Please use this identifier to cite or link to this item: http://hdl.handle.net/10125/63452

The Relationships between Atrial Fibrillation and Controversial AF Risk Factors

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Title:The Relationships between Atrial Fibrillation and Controversial AF Risk Factors
Authors:Anzai, Tagayasu
Contributors:Grandinetti, Andrew (advisor)
Public Health (department)
Keywords:Epidemiology
Date Issued:2019
Publisher:University of Hawai'i at Manoa
Abstract:Atrial fibrillation (AF) is the most common type of cardiac arrhythmia, which is an important risk factor for stroke—especially in the elderly. The irregular heartbeat of AF causes blood congestion and can lead to the development of blood clots, which may flow to the brain, thereby triggering a fatal stroke. Stroke is an increasing public health concern in the U.S. because it is contributing to rising morbidity and health care costs. Therefore, it is important to prevent AF incidence. Current epidemiological studies in Western countries have identified several risk factors for AF such as aging, hypertension, hyperlipidemia, type-2 diabetes, cardiac disease, obesity, heavy alcohol intake, intensive physical activity, and sleep apnea. This dissertation used data from the Honolulu Asia Aging Study, formerly known as the Honolulu Heart Program, to look at the relationships between AF and controversial AF risk factors within the local Japanese-American population. This dissertation is divided into three main studies. The first study estimated the association between AF and hyperlipidemia. Risk estimates were calculated by lipid measurements of high-density lipoprotein (HDL), low-density lipoprotein (LDL), triglyceride (TG), and total cholesterol (TC). The second study used overnight polysomnography (PSG) to estimate the association between AF and sleep apnea in Japanese-Americans in Hawaii. Finally, the third study estimated and compared the association between AF and sleep apnea among local Japanese-American men in Hawaii and Caucasian-American men on the continental U.S. All three studies controlled for confounders such as aging, hypertension, type-2 diabetes, cardiac disease, and smoking. These three studies will hopefully provide new evidence of AF risk factors and contribute to improving preventive techniques.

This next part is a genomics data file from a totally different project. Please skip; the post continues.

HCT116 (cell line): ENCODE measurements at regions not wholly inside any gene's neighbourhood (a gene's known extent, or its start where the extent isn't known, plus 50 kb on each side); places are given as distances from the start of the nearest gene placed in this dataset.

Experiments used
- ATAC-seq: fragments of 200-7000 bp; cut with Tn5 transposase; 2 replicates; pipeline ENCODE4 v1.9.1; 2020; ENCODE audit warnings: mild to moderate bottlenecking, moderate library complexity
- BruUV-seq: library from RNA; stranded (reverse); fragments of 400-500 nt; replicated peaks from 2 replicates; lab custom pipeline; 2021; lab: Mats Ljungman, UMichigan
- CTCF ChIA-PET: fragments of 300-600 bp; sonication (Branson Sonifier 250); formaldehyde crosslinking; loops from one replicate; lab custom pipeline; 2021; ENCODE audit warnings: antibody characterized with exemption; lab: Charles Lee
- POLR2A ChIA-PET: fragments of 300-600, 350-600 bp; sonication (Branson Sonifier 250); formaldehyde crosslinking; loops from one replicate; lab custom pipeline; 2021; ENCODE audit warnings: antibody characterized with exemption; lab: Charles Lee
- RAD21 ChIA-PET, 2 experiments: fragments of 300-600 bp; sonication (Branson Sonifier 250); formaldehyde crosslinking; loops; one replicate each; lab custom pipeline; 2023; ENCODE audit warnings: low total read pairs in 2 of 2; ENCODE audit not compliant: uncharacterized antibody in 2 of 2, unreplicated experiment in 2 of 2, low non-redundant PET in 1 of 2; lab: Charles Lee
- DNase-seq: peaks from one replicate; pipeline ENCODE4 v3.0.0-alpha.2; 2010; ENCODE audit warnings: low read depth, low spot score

Pages/Duration:97 pages
URI:http://hdl.handle.net/10125/63452
Appears in Collections: Ph.D - Public Health


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